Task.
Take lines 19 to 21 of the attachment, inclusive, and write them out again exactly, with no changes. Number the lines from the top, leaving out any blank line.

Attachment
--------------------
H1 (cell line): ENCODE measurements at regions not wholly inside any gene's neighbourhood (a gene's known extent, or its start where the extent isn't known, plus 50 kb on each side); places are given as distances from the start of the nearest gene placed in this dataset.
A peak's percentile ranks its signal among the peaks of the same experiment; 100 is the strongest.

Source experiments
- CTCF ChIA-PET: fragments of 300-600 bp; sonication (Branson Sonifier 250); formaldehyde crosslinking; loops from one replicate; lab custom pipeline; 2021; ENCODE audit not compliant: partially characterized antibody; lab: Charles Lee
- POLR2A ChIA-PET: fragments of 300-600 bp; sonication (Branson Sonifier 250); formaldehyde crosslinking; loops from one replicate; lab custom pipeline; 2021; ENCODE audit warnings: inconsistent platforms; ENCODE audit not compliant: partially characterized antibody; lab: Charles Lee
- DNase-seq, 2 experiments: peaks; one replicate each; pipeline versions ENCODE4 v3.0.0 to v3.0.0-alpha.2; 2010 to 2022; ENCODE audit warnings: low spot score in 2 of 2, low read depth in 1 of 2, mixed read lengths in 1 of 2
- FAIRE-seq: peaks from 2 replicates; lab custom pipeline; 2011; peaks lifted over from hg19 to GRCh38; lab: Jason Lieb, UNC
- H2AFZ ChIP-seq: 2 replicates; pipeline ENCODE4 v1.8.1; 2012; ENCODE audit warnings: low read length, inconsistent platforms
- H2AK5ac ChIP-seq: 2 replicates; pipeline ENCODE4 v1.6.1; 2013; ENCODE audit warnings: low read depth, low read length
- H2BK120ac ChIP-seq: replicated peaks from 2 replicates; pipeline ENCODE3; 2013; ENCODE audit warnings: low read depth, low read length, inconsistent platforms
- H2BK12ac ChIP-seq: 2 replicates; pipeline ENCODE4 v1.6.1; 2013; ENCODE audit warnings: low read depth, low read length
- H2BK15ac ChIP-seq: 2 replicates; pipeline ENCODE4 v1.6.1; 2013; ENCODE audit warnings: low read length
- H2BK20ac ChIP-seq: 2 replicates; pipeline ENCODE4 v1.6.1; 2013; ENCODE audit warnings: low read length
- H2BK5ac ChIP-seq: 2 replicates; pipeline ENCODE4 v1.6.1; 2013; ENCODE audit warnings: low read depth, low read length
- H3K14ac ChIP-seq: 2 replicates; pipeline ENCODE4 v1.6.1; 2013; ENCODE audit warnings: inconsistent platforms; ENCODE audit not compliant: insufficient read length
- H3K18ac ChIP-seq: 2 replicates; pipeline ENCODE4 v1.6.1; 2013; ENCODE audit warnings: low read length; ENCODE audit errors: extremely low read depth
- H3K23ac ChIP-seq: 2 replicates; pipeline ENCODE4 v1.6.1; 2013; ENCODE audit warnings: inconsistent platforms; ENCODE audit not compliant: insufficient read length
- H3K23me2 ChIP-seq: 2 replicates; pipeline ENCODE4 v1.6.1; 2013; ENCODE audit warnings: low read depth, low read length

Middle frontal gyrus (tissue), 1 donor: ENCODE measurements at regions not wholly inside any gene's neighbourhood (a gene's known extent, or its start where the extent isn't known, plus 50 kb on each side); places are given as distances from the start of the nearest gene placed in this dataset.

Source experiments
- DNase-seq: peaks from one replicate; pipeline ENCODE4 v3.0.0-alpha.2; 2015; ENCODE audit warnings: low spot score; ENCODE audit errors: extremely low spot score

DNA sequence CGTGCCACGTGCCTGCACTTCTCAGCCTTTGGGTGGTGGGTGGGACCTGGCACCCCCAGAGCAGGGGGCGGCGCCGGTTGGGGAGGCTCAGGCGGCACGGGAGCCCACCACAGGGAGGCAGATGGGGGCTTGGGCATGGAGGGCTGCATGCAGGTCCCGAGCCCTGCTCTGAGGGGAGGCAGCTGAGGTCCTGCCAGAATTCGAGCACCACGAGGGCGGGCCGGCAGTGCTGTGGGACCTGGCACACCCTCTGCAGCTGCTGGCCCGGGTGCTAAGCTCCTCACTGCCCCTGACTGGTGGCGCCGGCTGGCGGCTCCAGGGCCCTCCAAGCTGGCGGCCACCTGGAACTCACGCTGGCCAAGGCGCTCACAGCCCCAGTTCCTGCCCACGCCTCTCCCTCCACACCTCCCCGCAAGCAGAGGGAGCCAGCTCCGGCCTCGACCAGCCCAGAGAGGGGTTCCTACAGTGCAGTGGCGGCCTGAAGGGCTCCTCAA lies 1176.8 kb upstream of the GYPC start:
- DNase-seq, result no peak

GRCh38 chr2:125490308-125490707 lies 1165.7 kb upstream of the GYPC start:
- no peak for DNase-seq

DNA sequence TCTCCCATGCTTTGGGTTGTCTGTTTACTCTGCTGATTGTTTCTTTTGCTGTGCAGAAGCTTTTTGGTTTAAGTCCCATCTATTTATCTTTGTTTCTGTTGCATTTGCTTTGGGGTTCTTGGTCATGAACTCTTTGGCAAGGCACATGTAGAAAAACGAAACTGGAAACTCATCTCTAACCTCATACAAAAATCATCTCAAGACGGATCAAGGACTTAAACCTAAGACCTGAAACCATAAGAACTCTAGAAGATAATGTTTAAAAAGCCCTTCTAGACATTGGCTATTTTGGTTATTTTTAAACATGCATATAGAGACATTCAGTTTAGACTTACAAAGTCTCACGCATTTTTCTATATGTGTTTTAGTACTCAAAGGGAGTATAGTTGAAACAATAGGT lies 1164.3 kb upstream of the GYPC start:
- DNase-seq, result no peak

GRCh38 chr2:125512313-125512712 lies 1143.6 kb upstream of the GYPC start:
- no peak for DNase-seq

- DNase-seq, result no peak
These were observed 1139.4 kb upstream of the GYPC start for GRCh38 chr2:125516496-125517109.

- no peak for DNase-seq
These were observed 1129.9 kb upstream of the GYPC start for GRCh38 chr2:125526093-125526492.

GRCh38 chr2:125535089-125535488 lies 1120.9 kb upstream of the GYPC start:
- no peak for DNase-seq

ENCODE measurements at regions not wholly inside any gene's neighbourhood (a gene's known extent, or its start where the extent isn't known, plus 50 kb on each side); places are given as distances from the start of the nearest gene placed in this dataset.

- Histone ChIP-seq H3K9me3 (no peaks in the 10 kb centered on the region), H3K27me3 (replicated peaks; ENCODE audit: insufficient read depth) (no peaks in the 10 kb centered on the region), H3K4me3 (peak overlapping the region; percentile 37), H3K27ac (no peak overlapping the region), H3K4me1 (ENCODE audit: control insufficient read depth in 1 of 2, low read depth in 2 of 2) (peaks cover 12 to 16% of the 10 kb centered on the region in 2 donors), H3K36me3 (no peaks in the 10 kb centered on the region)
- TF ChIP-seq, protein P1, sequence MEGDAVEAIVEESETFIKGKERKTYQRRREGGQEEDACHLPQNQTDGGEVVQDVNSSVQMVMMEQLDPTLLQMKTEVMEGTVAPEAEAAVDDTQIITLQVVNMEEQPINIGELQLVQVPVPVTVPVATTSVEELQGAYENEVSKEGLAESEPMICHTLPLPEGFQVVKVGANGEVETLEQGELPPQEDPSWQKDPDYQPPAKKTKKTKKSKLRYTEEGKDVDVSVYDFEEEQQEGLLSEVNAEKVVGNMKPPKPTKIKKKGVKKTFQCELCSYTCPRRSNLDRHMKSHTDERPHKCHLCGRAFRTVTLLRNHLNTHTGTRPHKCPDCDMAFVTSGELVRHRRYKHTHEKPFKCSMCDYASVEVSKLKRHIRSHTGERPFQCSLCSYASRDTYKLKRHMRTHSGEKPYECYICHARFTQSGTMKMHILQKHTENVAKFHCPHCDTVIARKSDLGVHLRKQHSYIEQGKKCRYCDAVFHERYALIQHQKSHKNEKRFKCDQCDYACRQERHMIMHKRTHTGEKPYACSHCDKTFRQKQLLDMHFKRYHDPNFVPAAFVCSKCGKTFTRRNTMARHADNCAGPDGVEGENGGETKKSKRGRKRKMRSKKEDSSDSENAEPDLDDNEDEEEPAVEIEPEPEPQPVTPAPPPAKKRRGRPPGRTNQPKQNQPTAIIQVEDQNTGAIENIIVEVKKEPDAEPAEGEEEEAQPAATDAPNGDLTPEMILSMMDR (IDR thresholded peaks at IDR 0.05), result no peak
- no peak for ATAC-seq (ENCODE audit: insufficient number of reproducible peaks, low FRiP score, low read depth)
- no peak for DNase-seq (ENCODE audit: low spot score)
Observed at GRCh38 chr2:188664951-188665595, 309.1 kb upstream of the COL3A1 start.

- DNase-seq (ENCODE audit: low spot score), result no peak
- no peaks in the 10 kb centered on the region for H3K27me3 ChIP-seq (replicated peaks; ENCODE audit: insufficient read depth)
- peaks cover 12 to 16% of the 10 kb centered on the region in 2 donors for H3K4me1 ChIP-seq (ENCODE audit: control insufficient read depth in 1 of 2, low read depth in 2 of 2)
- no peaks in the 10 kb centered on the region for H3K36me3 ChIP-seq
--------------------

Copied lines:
Middle frontal gyrus (tissue), 1 donor: ENCODE measurements at regions not wholly inside any gene's neighbourhood (a gene's known extent, or its start where the extent isn't known, plus 50 kb on each side); places are given as distances from the start of the nearest gene placed in this dataset.

Source experiments
- DNase-seq: peaks from one replicate; pipeline ENCODE4 v3.0.0-alpha.2; 2015; ENCODE audit warnings: low spot score; ENCODE audit errors: extremely low spot score